How Burnout Feels When You're Black at Vanderbilt

Maia Thornton

Vanderbilt is known for having students who “work hard, play hard.” If I’m being honest with myself, that was a huge selling point when I picked this university. I wanted a place where I could continue to be studious, but somewhere I could also have fun. If you ask a Vandy student about what they’re involved in, you’ll probably hear two different majors, a minor, a handful of student organizations, a job, and three executive board positions. As Vanderbilt students, we strive for perfection and excellence, but at what cost? The cost is ourselves. Our personal health and wellbeing. Our friends. Our family. And I promise you, this burden is not sustainable. Everyone has a breaking point. It manifests itself through loss of appetite, panic attacks, depression, and anxiety. We sacrifice ourselves to fulfill an idealized superhuman role. Yet, we don’t have superpowers. We are humans with essential needs of sleep, food, relaxation, and affection. “Stressed” is not meant to be our constant state of being.

When I’m on campus, the work never seems to end. I find myself constantly crossing out items on my to-do list just to add five more. My Google calendar dictates my life by telling me when and where to go. My weekly cardio consists of running across campus to one meeting to another. “Free” days mean catching up on homework or scheduling essential appointments that otherwise would not fit into my schedule. Admittedly, some weeks it feels like I’m like drowning. During every weekly Sunday phone call with my mother, she suggests that I “give something up.” And every time, I reply, “Sure, Mom, I’ll think about it.” Then I hang up the phone, continue working on my to-do list, and plan out the rest of my hectic week.

And this is where being burnt out at Vanderbilt is just different when you’re Black. I acknowledge that all students experience this phenomenon. We all work hard and “grind” 24/7. But not every Vanderbilt student has to “work twice as hard to get half as much.” When someone tells me that I should “give something up,” that computes in my head as giving up my entire future. In my mind, if I rest, even for a second, I’m forfeiting the future that my ancestors dreamed for me. So, I keep running around campus. I involve myself in every endeavor that seems like it would secure or advance my future plans. I overcommit myself to various obligations. I do this because I am told that I am “Black Girl Magic”. I should strive to be exceptional because that’s what being Black is. What no one ever told me is that I don’t always have to be magical. I don’t have to leave a mystical, glitter-coated trail everywhere I go. I can fail. I can fall short of expectations. I can give myself grace. My parents recently told me that no matter what happens in my future, they are already proud of me, and I cried. Those tears rolling down my face represented the pure relief pouring out of my body.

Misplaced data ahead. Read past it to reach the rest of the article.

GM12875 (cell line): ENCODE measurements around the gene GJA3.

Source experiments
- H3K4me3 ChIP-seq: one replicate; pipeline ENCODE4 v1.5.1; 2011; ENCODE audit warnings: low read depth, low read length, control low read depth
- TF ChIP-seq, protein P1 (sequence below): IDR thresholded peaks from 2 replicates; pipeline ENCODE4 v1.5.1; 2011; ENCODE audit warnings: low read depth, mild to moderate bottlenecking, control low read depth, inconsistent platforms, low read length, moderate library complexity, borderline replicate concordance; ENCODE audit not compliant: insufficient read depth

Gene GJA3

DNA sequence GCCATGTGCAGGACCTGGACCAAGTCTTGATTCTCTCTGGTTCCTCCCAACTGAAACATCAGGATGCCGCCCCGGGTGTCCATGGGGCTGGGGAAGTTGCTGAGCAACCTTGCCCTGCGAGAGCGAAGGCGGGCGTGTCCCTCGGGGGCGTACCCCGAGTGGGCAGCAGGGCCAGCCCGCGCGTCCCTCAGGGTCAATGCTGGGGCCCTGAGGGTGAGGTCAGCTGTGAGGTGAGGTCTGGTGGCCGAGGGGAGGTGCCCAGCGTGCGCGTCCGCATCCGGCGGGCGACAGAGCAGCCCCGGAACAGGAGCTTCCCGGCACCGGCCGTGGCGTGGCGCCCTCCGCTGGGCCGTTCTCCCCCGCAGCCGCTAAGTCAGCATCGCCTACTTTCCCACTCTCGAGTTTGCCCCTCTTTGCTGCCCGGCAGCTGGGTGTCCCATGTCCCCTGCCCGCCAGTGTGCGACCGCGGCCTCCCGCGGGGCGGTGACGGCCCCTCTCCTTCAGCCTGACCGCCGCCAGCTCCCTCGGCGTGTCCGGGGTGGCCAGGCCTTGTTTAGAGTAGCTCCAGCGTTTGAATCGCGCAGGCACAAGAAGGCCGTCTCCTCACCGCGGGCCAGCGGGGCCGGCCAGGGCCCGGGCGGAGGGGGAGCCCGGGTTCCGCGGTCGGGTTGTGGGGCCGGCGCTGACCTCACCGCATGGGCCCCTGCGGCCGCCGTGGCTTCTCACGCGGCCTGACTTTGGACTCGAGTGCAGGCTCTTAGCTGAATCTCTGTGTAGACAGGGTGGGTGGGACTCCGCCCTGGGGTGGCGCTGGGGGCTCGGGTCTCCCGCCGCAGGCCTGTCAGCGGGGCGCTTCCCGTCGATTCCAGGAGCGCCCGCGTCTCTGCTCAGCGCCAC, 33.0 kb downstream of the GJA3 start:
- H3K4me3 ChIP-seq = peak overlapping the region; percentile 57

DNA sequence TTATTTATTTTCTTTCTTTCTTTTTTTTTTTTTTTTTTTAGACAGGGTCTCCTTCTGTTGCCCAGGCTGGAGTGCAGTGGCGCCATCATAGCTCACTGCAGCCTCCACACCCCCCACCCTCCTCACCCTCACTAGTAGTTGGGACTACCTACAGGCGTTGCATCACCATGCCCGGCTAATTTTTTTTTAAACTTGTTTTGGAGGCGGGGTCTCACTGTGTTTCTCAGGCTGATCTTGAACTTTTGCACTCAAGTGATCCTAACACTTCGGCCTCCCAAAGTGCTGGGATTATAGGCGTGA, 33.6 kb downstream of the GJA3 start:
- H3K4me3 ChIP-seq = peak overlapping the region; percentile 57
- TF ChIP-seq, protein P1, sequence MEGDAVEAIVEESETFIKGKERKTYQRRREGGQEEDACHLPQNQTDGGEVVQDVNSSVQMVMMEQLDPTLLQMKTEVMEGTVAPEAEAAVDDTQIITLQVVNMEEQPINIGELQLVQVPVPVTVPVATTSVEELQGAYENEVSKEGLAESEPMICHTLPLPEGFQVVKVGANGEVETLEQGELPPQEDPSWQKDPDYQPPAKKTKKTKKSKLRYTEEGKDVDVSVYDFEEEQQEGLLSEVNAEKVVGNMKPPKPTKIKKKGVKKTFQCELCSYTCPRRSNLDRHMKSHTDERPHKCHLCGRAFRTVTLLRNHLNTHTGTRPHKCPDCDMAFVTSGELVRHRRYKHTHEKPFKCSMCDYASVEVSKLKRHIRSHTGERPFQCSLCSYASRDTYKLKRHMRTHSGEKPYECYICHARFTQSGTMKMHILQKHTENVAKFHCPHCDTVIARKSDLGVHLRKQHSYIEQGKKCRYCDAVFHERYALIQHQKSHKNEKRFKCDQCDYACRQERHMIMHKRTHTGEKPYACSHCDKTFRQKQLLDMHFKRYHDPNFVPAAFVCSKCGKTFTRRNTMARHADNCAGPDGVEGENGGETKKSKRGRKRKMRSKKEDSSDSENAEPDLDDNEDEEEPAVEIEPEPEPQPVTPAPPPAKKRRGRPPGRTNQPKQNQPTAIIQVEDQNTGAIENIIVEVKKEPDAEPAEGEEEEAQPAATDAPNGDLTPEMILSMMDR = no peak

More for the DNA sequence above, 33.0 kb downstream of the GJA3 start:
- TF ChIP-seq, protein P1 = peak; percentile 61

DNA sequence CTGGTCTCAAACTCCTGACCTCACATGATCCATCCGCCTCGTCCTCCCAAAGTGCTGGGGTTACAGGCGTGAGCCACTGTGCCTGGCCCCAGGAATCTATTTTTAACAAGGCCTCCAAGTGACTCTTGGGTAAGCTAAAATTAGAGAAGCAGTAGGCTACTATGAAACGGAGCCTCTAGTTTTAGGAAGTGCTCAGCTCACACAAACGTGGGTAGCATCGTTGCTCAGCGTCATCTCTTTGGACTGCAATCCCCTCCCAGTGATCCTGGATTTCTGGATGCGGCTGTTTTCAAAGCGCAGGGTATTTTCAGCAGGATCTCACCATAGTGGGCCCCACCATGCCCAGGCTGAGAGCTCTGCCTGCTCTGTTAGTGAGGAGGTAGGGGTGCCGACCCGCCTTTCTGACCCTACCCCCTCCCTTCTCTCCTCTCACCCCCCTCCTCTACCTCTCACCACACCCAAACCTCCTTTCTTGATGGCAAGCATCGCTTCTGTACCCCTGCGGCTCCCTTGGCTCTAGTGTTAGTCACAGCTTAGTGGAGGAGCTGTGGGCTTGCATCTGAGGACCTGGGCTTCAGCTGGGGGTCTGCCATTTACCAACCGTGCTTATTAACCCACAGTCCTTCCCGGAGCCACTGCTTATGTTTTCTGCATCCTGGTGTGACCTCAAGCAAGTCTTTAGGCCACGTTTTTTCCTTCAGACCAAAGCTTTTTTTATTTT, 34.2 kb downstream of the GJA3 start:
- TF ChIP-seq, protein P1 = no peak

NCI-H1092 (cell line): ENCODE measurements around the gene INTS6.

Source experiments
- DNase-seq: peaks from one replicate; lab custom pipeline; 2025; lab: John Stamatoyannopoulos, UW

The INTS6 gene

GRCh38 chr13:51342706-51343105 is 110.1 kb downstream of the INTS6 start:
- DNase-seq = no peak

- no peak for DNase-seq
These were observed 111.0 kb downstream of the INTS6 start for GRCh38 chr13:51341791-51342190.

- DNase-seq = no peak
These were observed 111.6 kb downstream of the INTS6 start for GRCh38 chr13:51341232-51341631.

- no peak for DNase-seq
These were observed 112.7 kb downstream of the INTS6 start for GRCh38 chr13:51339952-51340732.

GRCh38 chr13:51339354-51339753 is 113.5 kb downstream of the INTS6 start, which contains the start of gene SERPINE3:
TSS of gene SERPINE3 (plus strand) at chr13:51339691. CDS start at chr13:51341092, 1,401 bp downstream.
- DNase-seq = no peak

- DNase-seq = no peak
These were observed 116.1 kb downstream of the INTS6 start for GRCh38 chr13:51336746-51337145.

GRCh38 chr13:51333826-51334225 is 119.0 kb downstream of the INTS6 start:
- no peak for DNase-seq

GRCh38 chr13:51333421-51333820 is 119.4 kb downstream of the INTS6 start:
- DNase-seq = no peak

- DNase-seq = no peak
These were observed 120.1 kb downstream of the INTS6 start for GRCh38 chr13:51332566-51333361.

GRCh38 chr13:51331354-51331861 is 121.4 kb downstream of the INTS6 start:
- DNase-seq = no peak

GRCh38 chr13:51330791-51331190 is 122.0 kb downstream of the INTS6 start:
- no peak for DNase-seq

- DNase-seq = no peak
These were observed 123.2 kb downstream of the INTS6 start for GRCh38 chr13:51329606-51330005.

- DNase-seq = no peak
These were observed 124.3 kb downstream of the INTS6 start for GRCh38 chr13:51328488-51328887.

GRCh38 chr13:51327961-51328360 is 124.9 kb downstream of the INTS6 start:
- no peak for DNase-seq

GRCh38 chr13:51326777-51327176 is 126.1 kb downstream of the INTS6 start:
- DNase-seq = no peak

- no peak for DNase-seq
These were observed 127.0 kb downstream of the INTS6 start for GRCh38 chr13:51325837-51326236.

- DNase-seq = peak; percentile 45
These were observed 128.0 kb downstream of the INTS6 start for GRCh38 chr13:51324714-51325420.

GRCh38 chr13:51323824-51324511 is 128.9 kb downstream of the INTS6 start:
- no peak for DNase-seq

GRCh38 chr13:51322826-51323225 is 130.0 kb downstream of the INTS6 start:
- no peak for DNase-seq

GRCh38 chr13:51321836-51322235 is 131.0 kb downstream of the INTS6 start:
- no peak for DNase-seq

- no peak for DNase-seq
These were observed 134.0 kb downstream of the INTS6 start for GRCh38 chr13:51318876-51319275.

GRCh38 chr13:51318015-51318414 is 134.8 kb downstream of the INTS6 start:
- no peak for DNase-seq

I’m not writing for sympathy or pity. I’m revealing my own struggles to bring light to an issue and display it as a reality for so many Black Vanderbilt students that needs to be addressed. I’m still currently struggling through this phase in my life, but luckily I’ve found some coping mechanisms. I’ve learned that at times abandoning my responsibilities is okay. Sometimes I’m purposely unreachable because my phone and computer are on ‘Do Not Disturb’. I promise you that I’m probably just in my room, laughing to myself while watching The Office for the ninth time. It is okay to not want to be constantly flooded with obligations or requests from other people. It’s not selfish nor irresponsible, you’re simply taking care of yourself so that you can be your best. You can’t give to others if you’re empty inside.

So, here are my final thoughts. Close your eyes. Breathe. Take a break. Ignore your responsibilities for an hour or a day. I’m asking you to be irresponsible. Don’t look at your emails. Stop responding to GroupMe messages. Minimize the window that has thirty internship and job applications open. Just be with yourself in that moment. In this instance, you’re not a managing editor, a president, a secretary, or a treasurer. In this moment, you do not have to be extraordinary or exceptional. In this moment, you are just yourself.

This article is inspired by “This is What Black Burnout Looks Like,” a Buzzfeed News article written by Tianna Clark, a Vanderbilt alumna in the MFA program.

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